The headliner is typically secured to the vehicle roof using fastener strips of the hook-loop type (such as Velcro® ) and/or by interior trim strips (not shown) mounted along opposite sides of the headliner and by interior components such as visors, interior lights, grab handles, clothing hooks, etc. In addition, the headliner may be installed by adhesive bonding. Combinations of the various described attaching means may also be used.

As illustrated, the headliner includes a cut-out or opening 13 for the dome lamp, openings 14 for visor clips, and may also include various other openings, as necessary, depending upon body style. However, in some instances it may be desirable to pre-install such hardware as dome lamps, sun visors, grab handles and the like on the headliner prior to installing the headliner in the vehicle.

The headliner is a three-dimensional curvilinear shape made to conform to the vehicle roof for a given vehicle and defines the upper interior exposed surface of the vehicle.

The headliner is adapted to be mounted adjacent the underside of a vehicle roof and to extend laterally between the longitudinal side edges of the roof and longitudinally between the front and rear edges of the roof

A headliner suitable for use in the present invention has to be able to literally function as a diaphragm in a speaker system. Therefore, many types of headliners that are conventionally used at the present time in the automobile industry would not be suitable for use in the present invention. For example, certain standard headliners consisting of a flimsy facing material that covers an easily compressible base material which is attached to a vehicle's roof would not be suitable in the present invention.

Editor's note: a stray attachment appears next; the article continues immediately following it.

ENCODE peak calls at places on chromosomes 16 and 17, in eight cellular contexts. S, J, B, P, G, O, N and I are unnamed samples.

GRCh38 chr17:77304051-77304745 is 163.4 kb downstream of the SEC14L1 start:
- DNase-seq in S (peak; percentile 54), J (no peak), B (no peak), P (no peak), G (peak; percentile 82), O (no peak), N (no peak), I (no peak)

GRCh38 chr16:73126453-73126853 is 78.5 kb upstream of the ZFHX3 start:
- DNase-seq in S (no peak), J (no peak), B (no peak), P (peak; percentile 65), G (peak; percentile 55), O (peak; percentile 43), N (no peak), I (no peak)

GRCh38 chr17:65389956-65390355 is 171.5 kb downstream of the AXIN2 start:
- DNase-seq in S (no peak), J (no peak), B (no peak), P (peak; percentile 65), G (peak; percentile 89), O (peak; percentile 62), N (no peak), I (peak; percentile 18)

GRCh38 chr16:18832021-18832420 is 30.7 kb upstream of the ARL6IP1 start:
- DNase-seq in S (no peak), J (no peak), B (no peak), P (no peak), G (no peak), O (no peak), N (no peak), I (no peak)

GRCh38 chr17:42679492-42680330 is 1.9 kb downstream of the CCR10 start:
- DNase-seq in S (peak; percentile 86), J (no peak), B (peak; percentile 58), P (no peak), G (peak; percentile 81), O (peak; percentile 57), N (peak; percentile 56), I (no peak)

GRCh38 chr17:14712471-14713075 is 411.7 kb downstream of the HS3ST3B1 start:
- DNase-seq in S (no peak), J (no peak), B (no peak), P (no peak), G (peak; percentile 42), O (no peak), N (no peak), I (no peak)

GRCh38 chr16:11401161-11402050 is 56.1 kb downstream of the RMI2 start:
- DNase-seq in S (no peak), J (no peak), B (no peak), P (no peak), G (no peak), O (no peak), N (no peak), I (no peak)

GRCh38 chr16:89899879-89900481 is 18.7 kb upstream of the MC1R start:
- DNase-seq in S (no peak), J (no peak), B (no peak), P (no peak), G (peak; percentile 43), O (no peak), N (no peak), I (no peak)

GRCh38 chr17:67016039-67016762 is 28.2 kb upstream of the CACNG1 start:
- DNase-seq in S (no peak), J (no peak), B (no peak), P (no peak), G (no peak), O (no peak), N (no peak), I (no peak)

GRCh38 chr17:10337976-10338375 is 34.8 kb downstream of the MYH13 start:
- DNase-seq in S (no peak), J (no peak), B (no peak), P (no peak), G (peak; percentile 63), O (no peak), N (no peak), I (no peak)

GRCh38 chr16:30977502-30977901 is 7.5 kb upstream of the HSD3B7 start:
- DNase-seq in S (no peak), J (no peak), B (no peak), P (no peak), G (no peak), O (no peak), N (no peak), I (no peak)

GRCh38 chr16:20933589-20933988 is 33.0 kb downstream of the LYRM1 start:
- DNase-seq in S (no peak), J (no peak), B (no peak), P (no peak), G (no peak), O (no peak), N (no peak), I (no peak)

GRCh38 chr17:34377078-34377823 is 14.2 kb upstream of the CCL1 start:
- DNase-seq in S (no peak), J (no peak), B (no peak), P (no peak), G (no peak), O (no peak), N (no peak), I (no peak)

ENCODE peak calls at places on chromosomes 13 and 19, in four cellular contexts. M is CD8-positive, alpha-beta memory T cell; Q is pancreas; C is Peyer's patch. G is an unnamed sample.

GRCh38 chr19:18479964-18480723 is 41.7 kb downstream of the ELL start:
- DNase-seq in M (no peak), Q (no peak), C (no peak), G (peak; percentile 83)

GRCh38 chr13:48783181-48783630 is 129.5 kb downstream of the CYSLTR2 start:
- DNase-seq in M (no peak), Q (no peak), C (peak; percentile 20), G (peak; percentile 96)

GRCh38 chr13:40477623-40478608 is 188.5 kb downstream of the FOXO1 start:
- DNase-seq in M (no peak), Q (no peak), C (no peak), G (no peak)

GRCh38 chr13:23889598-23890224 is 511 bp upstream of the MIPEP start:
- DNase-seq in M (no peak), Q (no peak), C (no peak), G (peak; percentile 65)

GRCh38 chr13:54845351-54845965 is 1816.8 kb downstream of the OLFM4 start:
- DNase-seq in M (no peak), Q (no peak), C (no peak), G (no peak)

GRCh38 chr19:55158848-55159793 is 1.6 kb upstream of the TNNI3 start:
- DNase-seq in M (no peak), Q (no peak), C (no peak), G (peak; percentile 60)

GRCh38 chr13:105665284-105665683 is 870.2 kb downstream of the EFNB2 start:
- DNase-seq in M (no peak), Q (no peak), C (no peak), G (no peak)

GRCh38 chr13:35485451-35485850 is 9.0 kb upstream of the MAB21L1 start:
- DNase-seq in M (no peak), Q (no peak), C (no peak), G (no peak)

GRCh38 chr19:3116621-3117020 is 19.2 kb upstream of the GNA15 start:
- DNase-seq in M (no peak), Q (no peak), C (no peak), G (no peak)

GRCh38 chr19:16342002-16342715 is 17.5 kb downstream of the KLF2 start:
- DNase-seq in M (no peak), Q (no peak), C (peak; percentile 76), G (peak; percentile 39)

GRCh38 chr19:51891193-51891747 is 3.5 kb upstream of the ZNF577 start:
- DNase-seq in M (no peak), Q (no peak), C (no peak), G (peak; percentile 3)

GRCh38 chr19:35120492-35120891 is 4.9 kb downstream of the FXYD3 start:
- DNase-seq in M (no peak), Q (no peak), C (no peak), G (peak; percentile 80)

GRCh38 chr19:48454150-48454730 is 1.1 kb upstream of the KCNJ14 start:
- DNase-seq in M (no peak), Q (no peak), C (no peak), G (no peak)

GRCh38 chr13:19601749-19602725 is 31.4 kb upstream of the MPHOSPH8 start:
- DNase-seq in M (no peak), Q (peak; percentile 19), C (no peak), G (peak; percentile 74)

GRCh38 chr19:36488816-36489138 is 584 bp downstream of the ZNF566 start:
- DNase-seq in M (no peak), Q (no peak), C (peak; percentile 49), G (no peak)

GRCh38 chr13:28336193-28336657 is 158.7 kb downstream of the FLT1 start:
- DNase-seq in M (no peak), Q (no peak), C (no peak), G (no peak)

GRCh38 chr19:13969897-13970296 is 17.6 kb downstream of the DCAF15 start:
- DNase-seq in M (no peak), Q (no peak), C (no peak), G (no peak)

The headliners suitable for use in the present invention will preferably be of low cost, relatively simple to manufacture and convenient to install. In essence, the headliners are designed to function as an extended diaphragm for the loudspeaker of the present invention. The headliner will be specifically selected for radiating sound so that the internal dampening of the materials of construction and the configuration of the diaphragm itself provide internal energy absorption that suppresses resonances of the diaphragm and suppresses the formation of unwanted interference fields on the diaphragm.

The headliners of the present invention can be made by a variety of presently employed commercial processes such as by using a molded material, such as a resin impregnated compressed fibrous bat material that defines a core or substrate.

The preferred, sound radiating headliner, which in effect is an extended diaphragm, may be made of a multi-layer medium which consists of alternating layers of (1) spacing layers of closed cell plastic foam which may be rigid or semi-rigid and (2) inextensible layers of cloth, paper, plastic, metal, foil, composite etc. which are stiff so that they resist stretching. The headliner can consist of alternate layers of closed cell foam and the above described stiff layers to create a rigid to semi-rigid structure that forms the sound radiating headliner. One or more of the stiff layers of cloth, paper, plastic, metal, foil, composite etc. may be reinforced with glass and/or carbon fibers and other common reinforcing materials to make the layer even more resistant to stretching. A decorative coating or facing of fabric, flocking, printed fabric, etc. may be affixed to one or both sides of the headliner. The closed cell foam layer may be replaced by open cell foam, honeycomb, or other spacing materials that have the physical properties to act as a structural spacing layer to the rigid inextensible layers.

Both the spacing and inextensible layer s may be made from varying materials within a given diaphragm and need not all be of the same material.

Another type of headliner construction which may be utilized in the present invention, a lthough not as favorably as the construction noted above, is a relatively rigid molded construction which is retained in place through the use of trim moldings and the like. Such molded headliners h av e typically been fabricated of mo lde d fiberglass and molded hardboard and have be en of the “one-piece” or integral design.

Another type of headliner construction which may be utilized in the present invention is a one-piece bent or curved construction which is usually fabricated of a hardboard-like material. Typically, this type of headliner consists of multiple layers of kraft paper and polyethylene on the opposite sides of a Styrofoam core. Still other headliners may be formed of cardboard, other fibrous materials, etc.